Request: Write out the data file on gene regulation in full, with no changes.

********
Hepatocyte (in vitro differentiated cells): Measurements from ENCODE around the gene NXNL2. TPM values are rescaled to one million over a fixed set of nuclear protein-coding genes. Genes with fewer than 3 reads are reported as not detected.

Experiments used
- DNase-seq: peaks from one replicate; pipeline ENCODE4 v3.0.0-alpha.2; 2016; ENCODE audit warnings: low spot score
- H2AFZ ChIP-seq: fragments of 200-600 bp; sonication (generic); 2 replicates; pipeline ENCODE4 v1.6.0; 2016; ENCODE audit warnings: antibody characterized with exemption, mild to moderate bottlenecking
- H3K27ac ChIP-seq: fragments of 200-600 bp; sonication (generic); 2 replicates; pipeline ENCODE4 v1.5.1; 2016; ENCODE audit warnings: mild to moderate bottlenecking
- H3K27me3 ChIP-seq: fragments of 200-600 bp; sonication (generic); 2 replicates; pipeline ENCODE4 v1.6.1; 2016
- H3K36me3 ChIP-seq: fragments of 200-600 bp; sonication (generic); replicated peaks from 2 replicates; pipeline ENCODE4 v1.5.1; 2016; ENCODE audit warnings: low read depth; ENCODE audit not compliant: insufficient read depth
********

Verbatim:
Hepatocyte (in vitro differentiated cells): Measurements from ENCODE around the gene NXNL2. TPM values are rescaled to one million over a fixed set of nuclear protein-coding genes. Genes with fewer than 3 reads are reported as not detected.

Experiments used
- DNase-seq: peaks from one replicate; pipeline ENCODE4 v3.0.0-alpha.2; 2016; ENCODE audit warnings: low spot score
- H2AFZ ChIP-seq: fragments of 200-600 bp; sonication (generic); 2 replicates; pipeline ENCODE4 v1.6.0; 2016; ENCODE audit warnings: antibody characterized with exemption, mild to moderate bottlenecking
- H3K27ac ChIP-seq: fragments of 200-600 bp; sonication (generic); 2 replicates; pipeline ENCODE4 v1.5.1; 2016; ENCODE audit warnings: mild to moderate bottlenecking
- H3K27me3 ChIP-seq: fragments of 200-600 bp; sonication (generic); 2 replicates; pipeline ENCODE4 v1.6.1; 2016
- H3K36me3 ChIP-seq: fragments of 200-600 bp; sonication (generic); replicated peaks from 2 replicates; pipeline ENCODE4 v1.5.1; 2016; ENCODE audit warnings: low read depth; ENCODE audit not compliant: insufficient read depth